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Simple Halogen‐Free, Biobased Organic Salts Convert Glycidol to Glycerol Carbonate under Atmospheric CO2 Pressure

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Under (low) pressure: Glycerol carbonate can be produced from glycidol and CO2 using cheap and abundant biobased catalysts that can be operated under mild pressure conditions, comparatively low temperatures, and no halide additives. The biocatalysts are investigated by kinetics and various controls, showing the importance of a multi-interaction-type substrate activation. The process is extended to a heterogeneous protocol demonstrating high stability and reuse of the biobased catalyst.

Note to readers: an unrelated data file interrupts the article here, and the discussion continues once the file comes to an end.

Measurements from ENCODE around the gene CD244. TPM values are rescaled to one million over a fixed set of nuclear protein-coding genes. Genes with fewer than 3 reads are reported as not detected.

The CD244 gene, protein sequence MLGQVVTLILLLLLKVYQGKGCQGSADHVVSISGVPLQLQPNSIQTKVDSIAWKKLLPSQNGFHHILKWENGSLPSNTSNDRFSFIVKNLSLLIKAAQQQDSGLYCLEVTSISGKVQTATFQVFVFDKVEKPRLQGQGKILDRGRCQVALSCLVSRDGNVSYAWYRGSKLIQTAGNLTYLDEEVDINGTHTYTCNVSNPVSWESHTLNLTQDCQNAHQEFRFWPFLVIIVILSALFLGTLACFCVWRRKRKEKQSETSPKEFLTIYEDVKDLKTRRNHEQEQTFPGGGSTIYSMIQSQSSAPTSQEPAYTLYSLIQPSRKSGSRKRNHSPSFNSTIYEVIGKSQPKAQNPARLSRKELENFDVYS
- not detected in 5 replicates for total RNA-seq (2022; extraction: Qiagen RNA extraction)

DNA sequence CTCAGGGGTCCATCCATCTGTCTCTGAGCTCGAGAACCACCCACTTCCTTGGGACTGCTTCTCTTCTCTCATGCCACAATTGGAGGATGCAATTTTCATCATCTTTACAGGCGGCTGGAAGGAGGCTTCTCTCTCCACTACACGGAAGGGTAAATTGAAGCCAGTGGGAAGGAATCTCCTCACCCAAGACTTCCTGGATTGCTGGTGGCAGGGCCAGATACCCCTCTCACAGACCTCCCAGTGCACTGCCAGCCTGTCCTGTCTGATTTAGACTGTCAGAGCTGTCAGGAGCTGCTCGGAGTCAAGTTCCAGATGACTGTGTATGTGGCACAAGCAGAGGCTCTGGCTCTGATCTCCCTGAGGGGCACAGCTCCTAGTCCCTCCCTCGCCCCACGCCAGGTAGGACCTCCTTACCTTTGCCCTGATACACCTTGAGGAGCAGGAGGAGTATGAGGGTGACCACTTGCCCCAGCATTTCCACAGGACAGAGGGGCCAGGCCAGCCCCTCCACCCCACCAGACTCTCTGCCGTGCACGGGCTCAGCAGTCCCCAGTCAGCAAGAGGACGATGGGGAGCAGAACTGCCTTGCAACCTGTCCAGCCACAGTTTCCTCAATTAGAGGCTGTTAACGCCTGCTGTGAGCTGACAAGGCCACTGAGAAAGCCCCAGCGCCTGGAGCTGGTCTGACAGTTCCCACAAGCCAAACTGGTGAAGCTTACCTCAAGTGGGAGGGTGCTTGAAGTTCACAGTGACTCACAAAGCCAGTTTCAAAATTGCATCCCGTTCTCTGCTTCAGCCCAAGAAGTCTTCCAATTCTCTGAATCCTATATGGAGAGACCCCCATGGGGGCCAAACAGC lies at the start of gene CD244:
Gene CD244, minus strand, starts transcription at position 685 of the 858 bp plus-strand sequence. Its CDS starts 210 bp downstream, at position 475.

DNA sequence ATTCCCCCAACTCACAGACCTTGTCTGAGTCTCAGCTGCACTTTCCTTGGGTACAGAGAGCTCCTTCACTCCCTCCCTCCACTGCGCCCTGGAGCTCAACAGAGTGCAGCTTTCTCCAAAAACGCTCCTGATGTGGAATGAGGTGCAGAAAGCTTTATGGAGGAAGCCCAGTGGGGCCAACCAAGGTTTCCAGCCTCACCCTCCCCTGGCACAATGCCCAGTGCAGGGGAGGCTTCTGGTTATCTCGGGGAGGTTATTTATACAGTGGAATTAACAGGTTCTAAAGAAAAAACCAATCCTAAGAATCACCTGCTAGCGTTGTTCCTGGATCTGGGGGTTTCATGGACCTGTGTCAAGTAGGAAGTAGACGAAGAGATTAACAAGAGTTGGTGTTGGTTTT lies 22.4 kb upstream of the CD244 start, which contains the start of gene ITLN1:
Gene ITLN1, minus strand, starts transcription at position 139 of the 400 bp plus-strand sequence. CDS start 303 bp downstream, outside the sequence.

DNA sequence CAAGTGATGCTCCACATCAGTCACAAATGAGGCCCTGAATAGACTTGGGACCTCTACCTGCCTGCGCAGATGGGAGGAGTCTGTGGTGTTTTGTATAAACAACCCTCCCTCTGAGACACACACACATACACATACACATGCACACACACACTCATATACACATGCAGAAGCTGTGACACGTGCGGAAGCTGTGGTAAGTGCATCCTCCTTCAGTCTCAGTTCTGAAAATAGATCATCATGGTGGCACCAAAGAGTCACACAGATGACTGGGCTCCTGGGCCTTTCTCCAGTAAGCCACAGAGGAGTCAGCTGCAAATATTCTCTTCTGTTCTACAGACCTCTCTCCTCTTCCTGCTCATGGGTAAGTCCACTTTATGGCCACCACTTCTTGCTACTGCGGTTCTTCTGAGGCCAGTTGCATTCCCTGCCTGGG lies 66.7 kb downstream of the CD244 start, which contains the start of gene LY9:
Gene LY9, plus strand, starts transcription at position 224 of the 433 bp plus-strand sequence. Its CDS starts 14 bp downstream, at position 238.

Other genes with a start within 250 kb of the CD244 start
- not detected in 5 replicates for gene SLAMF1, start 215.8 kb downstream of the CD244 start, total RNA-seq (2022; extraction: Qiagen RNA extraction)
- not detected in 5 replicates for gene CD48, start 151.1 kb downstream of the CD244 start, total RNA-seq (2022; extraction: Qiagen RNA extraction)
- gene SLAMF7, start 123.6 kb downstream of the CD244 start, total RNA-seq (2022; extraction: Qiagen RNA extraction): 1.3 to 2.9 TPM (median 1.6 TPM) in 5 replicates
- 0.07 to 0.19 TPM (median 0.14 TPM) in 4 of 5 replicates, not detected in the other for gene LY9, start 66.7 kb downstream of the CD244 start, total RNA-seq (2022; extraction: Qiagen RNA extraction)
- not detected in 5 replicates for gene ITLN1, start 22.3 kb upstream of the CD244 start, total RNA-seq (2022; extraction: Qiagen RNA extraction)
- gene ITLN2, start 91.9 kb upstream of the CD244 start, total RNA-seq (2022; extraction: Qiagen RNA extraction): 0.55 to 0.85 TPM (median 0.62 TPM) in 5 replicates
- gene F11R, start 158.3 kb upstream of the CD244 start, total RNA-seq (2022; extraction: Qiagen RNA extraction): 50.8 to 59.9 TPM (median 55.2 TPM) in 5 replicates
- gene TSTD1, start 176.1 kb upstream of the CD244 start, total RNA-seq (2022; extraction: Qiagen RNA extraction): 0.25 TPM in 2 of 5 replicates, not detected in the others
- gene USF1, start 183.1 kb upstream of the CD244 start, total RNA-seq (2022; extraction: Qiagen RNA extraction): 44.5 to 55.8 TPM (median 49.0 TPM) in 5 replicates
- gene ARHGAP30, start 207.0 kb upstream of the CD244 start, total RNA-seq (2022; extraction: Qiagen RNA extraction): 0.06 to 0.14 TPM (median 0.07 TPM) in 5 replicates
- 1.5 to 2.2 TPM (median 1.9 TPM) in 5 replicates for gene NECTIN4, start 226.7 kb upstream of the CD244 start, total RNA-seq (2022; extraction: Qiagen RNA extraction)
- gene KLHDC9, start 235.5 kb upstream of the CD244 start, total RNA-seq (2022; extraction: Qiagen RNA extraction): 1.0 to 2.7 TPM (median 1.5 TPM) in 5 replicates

Glycerol carbonate (GC) has emerged as an attractive synthetic target due to various promising technological applications. Among several viable strategies to produce GC from CO2 and glycerol and its derivatives, the cycloaddition of CO2 to glycidol represents an atom-economic an efficient strategy that can proceed via a halide-free manifold through a proton-shuttling mechanism. Here, it was shown that the synthesis of GC can be promoted by bio-based and readily available organic salts leading to quantitative GC formation under atmospheric CO2 pressure and moderate temperatures. Comparative and mechanistic experiments using sodium citrate as the most efficient catalyst highlighted the role of both hydrogen bond donor and weakly basic sites in the organic salt towards GC formation. The citrate salt was also used as a catalyst for the conversion of other epoxy alcohols. Importantly, the discovery that homogeneous organic salts catalyze the target reaction inspired us to use metal alginates as heterogeneous and recoverable bio-based catalysts for the same process.

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